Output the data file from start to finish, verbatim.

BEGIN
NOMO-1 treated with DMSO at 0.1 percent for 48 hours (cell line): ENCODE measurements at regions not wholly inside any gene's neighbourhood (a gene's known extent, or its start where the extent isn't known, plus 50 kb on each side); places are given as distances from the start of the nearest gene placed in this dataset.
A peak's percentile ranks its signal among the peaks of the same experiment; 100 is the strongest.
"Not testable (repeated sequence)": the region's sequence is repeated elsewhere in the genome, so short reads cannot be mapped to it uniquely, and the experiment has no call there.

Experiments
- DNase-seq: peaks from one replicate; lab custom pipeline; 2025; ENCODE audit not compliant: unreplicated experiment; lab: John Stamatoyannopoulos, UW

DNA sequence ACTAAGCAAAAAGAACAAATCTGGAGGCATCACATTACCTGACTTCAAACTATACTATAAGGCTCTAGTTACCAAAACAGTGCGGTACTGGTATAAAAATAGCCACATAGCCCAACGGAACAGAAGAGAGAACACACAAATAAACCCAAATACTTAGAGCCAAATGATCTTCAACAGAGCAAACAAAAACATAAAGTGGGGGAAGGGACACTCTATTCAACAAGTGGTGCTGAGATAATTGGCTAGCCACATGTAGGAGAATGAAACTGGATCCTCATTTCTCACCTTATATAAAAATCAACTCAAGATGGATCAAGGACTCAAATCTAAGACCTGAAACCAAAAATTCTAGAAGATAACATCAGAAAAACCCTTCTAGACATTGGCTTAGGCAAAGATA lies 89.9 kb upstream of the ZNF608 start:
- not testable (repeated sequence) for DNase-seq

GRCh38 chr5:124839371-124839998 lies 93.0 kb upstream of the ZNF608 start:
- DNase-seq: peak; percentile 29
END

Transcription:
NOMO-1 treated with DMSO at 0.1 percent for 48 hours (cell line): ENCODE measurements at regions not wholly inside any gene's neighbourhood (a gene's known extent, or its start where the extent isn't known, plus 50 kb on each side); places are given as distances from the start of the nearest gene placed in this dataset.
A peak's percentile ranks its signal among the peaks of the same experiment; 100 is the strongest.
"Not testable (repeated sequence)": the region's sequence is repeated elsewhere in the genome, so short reads cannot be mapped to it uniquely, and the experiment has no call there.

Experiments
- DNase-seq: peaks from one replicate; lab custom pipeline; 2025; ENCODE audit not compliant: unreplicated experiment; lab: John Stamatoyannopoulos, UW

DNA sequence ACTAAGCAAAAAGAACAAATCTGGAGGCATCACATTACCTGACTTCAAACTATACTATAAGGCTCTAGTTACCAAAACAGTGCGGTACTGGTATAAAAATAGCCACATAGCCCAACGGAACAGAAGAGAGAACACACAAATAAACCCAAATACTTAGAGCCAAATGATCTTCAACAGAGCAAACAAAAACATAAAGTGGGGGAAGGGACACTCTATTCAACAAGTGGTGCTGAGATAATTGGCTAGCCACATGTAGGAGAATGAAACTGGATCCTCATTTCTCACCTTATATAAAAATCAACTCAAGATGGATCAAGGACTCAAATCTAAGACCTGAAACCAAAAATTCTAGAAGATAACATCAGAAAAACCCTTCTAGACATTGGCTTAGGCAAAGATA lies 89.9 kb upstream of the ZNF608 start:
- not testable (repeated sequence) for DNase-seq

GRCh38 chr5:124839371-124839998 lies 93.0 kb upstream of the ZNF608 start:
- DNase-seq: peak; percentile 29